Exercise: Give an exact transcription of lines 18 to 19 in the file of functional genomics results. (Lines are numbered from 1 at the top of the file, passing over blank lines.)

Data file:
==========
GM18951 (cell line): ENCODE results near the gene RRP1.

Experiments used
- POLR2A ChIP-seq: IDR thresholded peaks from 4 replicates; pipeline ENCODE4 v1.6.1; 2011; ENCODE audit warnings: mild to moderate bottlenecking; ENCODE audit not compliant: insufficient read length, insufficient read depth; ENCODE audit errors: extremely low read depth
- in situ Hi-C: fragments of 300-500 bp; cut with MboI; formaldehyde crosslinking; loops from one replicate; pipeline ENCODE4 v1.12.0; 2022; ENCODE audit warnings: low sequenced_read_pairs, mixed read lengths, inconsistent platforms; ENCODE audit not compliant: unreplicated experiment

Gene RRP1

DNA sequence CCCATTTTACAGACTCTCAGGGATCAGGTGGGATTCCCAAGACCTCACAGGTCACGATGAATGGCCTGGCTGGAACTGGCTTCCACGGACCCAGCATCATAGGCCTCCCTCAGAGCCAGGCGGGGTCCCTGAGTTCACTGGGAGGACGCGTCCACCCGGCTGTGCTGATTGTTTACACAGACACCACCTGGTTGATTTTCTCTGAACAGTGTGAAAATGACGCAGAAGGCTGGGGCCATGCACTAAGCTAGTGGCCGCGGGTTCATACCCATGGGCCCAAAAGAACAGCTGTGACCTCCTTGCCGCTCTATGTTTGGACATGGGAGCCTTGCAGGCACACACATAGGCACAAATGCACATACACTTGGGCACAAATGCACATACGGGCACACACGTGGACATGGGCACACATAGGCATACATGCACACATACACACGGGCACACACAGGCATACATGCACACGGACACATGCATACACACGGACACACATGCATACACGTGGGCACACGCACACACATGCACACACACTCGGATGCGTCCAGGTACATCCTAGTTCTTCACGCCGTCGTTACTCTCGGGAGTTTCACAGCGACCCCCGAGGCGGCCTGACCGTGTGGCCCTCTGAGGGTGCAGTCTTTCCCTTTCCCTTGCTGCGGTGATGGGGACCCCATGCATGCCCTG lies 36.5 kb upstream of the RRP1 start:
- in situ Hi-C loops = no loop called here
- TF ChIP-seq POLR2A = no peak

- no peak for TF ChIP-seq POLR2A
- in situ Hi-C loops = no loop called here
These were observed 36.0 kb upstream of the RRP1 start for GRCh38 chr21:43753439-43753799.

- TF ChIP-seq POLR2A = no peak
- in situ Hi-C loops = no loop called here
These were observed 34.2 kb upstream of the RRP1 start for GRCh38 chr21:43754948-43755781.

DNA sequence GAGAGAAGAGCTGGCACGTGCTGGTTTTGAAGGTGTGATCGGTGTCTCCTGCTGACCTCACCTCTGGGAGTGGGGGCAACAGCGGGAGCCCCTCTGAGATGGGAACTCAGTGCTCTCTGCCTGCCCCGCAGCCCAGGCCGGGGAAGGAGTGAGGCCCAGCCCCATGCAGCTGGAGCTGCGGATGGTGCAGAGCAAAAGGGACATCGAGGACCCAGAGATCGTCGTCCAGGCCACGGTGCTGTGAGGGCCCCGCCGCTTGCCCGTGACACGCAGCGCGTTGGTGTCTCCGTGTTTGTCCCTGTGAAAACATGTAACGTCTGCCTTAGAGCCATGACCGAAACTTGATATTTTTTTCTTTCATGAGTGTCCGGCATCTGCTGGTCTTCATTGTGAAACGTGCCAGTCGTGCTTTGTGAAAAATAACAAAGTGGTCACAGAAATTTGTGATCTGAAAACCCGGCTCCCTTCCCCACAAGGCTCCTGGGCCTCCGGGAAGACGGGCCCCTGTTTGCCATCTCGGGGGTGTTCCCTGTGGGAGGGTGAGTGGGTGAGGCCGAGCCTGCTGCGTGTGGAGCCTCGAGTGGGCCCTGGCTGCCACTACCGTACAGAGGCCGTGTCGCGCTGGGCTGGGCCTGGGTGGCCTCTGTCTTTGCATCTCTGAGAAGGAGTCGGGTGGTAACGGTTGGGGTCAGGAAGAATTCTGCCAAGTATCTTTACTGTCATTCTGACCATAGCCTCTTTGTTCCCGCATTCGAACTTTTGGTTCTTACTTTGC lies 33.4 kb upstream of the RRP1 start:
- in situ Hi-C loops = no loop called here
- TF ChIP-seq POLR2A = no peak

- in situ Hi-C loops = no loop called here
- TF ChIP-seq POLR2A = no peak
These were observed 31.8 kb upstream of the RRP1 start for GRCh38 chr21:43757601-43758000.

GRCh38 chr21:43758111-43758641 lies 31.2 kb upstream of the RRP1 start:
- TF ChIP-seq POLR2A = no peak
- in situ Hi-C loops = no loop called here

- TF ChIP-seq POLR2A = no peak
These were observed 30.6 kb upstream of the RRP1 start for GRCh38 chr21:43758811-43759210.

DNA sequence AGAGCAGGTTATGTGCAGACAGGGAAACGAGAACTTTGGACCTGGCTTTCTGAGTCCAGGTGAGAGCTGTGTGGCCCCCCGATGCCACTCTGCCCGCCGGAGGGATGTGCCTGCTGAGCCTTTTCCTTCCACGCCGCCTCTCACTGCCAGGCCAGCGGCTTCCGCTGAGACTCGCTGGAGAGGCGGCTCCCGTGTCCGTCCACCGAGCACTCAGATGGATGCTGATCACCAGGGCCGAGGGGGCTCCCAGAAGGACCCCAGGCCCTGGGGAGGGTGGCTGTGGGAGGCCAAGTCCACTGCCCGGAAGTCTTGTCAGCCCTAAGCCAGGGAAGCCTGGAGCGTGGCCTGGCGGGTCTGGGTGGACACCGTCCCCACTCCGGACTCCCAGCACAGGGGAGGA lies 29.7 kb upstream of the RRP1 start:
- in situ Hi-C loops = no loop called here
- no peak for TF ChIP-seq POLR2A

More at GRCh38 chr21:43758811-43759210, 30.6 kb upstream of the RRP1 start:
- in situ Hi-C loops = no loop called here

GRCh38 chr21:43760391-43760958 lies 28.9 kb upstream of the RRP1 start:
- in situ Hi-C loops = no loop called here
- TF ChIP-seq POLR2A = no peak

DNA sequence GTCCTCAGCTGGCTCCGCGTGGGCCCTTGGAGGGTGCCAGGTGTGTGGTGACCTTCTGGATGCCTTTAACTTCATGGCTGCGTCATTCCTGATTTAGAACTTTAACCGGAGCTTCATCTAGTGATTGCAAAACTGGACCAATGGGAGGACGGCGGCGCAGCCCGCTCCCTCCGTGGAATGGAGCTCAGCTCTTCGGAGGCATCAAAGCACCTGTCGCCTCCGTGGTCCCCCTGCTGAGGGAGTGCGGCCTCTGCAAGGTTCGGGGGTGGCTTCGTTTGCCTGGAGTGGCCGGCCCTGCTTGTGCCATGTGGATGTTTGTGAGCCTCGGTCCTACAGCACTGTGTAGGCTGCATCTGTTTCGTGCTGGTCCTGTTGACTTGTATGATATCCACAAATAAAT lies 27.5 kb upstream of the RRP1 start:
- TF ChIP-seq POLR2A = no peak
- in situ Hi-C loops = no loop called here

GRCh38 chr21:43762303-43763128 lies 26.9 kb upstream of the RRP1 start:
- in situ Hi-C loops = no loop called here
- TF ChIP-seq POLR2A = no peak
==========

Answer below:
- in situ Hi-C loops = no loop called here
- TF ChIP-seq POLR2A = no peak